Words: Elaine Buckley
You Can Make Sound was very much a "difficult second album" for Delorentos, surviving a near-split in its making, as a potential record deal crashed and burned beyond their control. Thankfully, they stuck together to continue their ride on the unpredictable rollercoaster that is the music industry – and the album went on to garner much acclaim and radio airplay thanks to a string of catchy singles, with brilliant 'S.E.C.R.E.T' at the forefront. You Can Make Sound was a good album, of that there is no denying – but as enjoyable as it was (and still is), it just seemed like they were holding something back.
Enter Little Sparks. Perhaps what is most intriguing about the Dublin foursome's latest offering is how they have let their audience in on its gestation – slow-burning anticipation has been the key, and it has worked a treat. Taking advantage of some down-time on their Spanish tour last summer, Delorentos took to the streets of Madrid to record an acoustic version of a new song called 'Bullet in a Gun' and uploaded it to YouTube - and the result was really something quite special. Fast forward six months to the Little Sparks Magazine EP – a 40-page colour magazine collated and edited by the band, with an accompanying CD featuring four of the new songs they'd recorded with Mercury prize-winning producer Rob Kirwan during the album sessions. The songs impressed from first listen - in particular lead track 'Did We Ever Really Try'? – and the magazine was a truly innovative move on behalf of the band, giving an interesting insight into their creative process, and those who inspire them. An acoustic tour accompanied the release, Delorentos delighting audiences with an array of new instruments from mandolins to melodicas to showcase the songs from the full instalment of Little Sparks in their raw form, leaving them eagerly awaiting the finished product.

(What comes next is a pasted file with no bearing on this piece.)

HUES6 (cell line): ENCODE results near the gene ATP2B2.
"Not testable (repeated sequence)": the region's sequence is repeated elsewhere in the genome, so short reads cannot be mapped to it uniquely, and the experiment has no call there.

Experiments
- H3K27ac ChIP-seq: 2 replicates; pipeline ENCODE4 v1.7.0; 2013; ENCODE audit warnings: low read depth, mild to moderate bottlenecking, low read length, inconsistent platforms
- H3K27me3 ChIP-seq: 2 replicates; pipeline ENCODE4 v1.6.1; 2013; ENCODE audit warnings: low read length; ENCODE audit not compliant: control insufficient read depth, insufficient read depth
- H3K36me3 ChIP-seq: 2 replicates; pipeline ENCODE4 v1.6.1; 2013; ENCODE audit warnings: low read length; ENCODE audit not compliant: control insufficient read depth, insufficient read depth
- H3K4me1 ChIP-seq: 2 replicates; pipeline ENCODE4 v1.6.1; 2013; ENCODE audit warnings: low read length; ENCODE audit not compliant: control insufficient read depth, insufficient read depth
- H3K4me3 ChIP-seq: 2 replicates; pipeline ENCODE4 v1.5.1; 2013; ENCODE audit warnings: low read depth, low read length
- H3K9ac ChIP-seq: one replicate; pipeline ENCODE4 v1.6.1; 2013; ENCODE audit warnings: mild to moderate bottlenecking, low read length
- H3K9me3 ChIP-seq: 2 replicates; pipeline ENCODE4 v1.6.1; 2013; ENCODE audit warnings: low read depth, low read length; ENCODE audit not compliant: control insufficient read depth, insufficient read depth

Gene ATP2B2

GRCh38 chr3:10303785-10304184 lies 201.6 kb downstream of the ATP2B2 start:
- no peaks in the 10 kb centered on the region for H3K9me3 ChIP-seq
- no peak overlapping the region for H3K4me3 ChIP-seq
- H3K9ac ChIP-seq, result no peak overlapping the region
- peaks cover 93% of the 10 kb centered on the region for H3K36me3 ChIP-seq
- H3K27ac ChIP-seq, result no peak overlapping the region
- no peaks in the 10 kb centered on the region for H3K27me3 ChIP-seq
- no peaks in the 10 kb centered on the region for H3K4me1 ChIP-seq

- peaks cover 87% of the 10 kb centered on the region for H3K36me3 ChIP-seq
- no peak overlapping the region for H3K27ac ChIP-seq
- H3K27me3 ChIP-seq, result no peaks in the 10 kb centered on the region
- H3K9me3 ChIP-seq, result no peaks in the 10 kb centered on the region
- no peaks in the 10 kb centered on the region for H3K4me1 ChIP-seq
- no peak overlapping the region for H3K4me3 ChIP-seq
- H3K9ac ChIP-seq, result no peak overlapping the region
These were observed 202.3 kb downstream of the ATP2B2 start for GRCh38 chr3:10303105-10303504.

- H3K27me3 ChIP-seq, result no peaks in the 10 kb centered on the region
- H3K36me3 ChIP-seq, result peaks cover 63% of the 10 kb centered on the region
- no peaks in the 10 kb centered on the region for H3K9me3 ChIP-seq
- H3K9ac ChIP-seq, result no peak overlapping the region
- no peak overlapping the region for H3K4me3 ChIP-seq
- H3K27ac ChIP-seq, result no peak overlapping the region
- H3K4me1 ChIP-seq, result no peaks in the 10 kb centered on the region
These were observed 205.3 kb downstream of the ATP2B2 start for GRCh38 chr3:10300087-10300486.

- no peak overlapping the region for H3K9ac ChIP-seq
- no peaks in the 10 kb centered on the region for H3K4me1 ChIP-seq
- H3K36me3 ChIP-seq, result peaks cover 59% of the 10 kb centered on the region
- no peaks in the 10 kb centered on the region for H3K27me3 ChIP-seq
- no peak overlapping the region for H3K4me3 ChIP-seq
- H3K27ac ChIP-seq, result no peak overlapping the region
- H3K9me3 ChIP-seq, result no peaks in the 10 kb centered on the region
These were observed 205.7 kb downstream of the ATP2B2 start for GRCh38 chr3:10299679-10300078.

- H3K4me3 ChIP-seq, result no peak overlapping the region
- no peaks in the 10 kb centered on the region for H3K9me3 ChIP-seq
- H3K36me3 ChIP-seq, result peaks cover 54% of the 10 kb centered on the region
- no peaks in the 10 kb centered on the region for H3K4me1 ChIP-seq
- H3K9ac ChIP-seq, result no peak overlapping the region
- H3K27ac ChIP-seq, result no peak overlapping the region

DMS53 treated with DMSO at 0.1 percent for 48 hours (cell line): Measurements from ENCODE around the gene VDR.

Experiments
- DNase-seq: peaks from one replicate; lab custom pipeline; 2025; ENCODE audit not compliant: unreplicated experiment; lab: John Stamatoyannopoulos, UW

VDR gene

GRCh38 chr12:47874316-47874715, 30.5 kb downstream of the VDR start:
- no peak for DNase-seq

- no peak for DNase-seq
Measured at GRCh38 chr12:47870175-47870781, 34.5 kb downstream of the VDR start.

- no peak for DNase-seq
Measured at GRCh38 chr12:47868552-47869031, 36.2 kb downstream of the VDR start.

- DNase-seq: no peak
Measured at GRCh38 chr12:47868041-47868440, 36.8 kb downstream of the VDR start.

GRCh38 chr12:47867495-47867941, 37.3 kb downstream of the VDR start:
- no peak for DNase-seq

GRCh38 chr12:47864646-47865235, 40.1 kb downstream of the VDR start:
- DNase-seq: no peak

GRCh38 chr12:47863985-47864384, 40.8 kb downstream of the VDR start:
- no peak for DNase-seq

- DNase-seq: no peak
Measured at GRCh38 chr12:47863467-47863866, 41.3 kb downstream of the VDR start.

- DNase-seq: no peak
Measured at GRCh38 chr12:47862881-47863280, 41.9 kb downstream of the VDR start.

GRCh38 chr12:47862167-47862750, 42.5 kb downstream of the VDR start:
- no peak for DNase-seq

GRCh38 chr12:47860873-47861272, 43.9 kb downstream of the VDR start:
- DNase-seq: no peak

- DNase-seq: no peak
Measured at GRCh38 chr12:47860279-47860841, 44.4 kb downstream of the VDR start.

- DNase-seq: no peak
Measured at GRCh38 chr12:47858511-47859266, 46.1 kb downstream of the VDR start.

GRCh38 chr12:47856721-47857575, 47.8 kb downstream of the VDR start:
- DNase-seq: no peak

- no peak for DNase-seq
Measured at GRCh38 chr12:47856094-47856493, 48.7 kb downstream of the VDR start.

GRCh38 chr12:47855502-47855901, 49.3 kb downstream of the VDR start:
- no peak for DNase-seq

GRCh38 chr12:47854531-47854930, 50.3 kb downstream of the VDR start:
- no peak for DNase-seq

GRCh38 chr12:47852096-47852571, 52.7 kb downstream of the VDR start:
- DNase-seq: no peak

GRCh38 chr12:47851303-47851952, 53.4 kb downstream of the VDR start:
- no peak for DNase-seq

It has been worth the wait. Musically, vocally, and in particular lyrically, Little Sparks is the sound of a band rejuvenated and at the top of their game. Opening with an impressive double-act of afore-mentioned 'Did We Ever Really Try?' and 'Bullet in a Gun', it's engaging right from the start. Perhaps the biggest problem Delorentos will encounter with this album is choosing the forthcoming singles – spoiled for choice with 'Care For', 'Right To Know', 'Give It Up Now', and title track 'Little Sparks', all indie-pop gems which seem destined for the airwaves. On the flip-side, the albums more tender moments too are a triumph – the acoustic guitar-backed refrains of 'Waited For You So Long' tug at the heartstrings, the gradual build of 'Swimmer' is enthralling, and 'The Stream' almost sounds like a song that might've been a hit 50 years ago (in a good way!) It's difficult to pick a standout, but 'Pace Yourself' signifies everything that is great about Delorentos on this album – encompassing their trademark catchy hooks, guitar riffs and driving rhythm section whilst embracing the new with confidence and conviction.
There is a tendency to always yearn for and seek out the next big thing; the great white hope, with a debut single or EP that will set the Irish music scene on fire. And this is, of course, very important – it's what makes Ireland such a great place to be as a fan of music; diverse talent and creativity is in plentiful supply, and should be constantly celebrated. But amidst the eagerness for the new, we mustn't lose sight of the acts we already know and love… and Little Sparks is not only an album which is Delorentos' best work to date, but one of the finest Irish releases of recent times.